Now that LGBT couples are guaranteed the same fundamental right to marry as straight couples, lawyers and courts across the country are wrestling with what that means for the families of gay and lesbian couples. Here in Michigan, a court has granted access to the “equitable parent doctrine” – a tool to protect the rights of the non-biological parent. Find out if your family is protected or if you fall in the big loophole left open by the court.
Jennifer Stankevich and Leanne Milliron got married in Canada in 2007. They were pregnant through artificial insemination. The baby was born to the couple after they were married, and everyone lived together happily until 2009.
Over time, they found they could not agree on parenting time. Suddenly, Stankevich, who had fully participated in parenting their baby, was denied access. So she did what any parent would do – she asked the court to enter an order confirming she was a parent and determining custody, parenting time, and child support. But that was before the Supreme Court decided Obergefell v Hodges. The trial court said Stankevich didn’t have authority (standing) to ask for those things since she was not a legal parent of the child.
The case went up on appeal, where it sat and waited for DeBoer v Snyder to make its way up to the Supreme Court. Then once the Court decided that gay and lesbians had a fundamental right to marry, a Michigan Court of Appeals reviewed the case.
The issue is whether a non-biological parent of a child can request custody, parenting time, and child support under the “Equitable Parent Doctrine.” An equitable parent is someone who has acted so much like a parent to be seen as a natural parent if:
- The parent and the child mutually acknowledge their relationship or the biological parent has cooperated in developing that relationship;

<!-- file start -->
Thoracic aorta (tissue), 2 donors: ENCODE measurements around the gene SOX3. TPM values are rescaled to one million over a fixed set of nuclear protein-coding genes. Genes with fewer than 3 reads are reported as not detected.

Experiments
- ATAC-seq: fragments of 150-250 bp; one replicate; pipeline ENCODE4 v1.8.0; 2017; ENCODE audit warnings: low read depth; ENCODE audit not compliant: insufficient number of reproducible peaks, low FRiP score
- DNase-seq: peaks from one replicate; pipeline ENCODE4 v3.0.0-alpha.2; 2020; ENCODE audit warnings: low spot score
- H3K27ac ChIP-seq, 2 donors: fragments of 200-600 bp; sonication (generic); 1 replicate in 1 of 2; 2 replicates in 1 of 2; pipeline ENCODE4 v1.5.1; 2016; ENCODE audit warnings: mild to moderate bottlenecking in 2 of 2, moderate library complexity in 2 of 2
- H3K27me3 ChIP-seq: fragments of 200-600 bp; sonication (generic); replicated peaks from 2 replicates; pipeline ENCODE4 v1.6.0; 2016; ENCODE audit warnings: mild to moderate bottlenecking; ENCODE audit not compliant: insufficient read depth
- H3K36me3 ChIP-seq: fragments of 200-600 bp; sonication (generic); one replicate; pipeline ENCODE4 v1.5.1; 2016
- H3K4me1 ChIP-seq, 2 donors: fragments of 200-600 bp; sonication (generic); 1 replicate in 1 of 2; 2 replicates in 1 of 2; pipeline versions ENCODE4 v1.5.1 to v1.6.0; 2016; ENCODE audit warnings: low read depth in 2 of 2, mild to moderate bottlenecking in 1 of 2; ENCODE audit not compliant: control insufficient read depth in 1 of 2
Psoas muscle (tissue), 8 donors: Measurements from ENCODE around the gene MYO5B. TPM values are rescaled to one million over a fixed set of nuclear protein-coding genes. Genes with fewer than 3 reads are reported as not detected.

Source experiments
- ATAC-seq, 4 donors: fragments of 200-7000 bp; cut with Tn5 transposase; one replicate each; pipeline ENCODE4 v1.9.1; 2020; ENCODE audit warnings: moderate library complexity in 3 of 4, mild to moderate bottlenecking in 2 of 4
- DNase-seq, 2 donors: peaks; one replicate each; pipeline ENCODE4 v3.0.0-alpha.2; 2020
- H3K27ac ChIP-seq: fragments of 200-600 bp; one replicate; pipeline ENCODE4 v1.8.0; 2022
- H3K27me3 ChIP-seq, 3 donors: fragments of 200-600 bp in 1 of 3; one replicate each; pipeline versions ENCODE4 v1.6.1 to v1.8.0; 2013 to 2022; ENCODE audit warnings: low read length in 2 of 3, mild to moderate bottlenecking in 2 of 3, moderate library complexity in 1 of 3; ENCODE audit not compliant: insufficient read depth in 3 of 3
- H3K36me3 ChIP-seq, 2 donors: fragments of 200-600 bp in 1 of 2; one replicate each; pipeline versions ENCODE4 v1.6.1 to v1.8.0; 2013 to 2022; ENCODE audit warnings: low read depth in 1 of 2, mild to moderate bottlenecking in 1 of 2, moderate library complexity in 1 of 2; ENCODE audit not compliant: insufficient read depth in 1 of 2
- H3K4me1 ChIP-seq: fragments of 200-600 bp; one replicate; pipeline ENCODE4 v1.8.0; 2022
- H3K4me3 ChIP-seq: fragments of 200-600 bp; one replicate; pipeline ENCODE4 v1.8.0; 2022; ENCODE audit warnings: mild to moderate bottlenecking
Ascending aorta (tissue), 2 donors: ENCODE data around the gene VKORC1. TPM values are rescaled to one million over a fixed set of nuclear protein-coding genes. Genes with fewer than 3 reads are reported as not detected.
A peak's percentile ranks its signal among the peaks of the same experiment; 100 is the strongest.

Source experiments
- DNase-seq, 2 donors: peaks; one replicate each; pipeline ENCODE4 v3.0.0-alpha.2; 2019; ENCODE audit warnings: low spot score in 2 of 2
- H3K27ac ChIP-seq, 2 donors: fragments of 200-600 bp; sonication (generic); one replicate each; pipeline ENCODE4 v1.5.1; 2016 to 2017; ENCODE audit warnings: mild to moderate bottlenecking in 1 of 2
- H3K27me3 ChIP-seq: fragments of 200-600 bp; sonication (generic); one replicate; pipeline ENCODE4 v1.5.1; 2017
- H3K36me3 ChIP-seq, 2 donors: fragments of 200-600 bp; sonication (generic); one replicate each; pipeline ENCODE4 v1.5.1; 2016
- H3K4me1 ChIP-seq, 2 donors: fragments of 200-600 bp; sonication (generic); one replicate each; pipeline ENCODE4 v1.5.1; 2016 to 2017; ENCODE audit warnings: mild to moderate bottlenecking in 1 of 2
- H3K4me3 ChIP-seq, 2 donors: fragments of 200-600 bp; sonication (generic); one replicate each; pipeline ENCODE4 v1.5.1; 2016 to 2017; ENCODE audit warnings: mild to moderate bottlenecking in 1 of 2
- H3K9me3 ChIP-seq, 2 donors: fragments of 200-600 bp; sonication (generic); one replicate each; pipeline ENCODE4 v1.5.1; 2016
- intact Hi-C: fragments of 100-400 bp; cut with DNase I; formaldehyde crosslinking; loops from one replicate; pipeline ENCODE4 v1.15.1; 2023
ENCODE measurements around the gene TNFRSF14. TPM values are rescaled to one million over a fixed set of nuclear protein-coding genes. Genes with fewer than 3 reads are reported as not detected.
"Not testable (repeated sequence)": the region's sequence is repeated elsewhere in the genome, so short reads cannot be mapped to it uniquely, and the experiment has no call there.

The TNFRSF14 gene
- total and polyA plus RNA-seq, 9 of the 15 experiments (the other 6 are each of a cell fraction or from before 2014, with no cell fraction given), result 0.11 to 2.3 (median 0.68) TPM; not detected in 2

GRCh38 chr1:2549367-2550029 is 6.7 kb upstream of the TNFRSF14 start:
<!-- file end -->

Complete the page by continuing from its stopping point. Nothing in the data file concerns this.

- The non-biological parent wants to have parental rights; and
- The non-biological parent is wiling to pay child support.
Until now, the Equitable Parent Doctrine had only ever applied to the husband of a child’s mother. In fact, earlier court cases said that unless a man was married to the mother he could not use the doctrine no matter how long he had been acting as a parent. In Stankevich v Milliron, the Court of Appeals applied exactly the same standard, except for the first time it removed the gender-specific language. It ruled that Stankevich could use the equitable parent doctrine to get custody, parenting time, and child support because she was married to the child’s mother and had demonstrated a strong parental relationship with the child.
This is a big step forward for the thousands of LGBT couples who have gotten married in other states or countries, or who have hurried to get married in the months since Obergefell. It allows parents to protect their rights even if they are not related to the child by blood. But it leaves a huge loophole: you have to be married. Many, many couples conceived children even though they couldn’t be married in their home states. Under this decision, those couples will be prohibited from protecting their families should the worst happen.
Family planning continues to be essential for LGBT families. Gay and lesbian couples need to include a family attorney in every step from engagement to childbirth to divorce. Otherwise they could find their families ripped apart because of laws that were not written in consideration of their situation.
Lisa J. Schmidt is a family law attorney at Schmidt Law Services, PLLC, in Ferndale, Michigan. She focuses on LGBT and non-traditional family law issues. If you need family planning assistance, contact Schmidt Law Services today for a free consultation.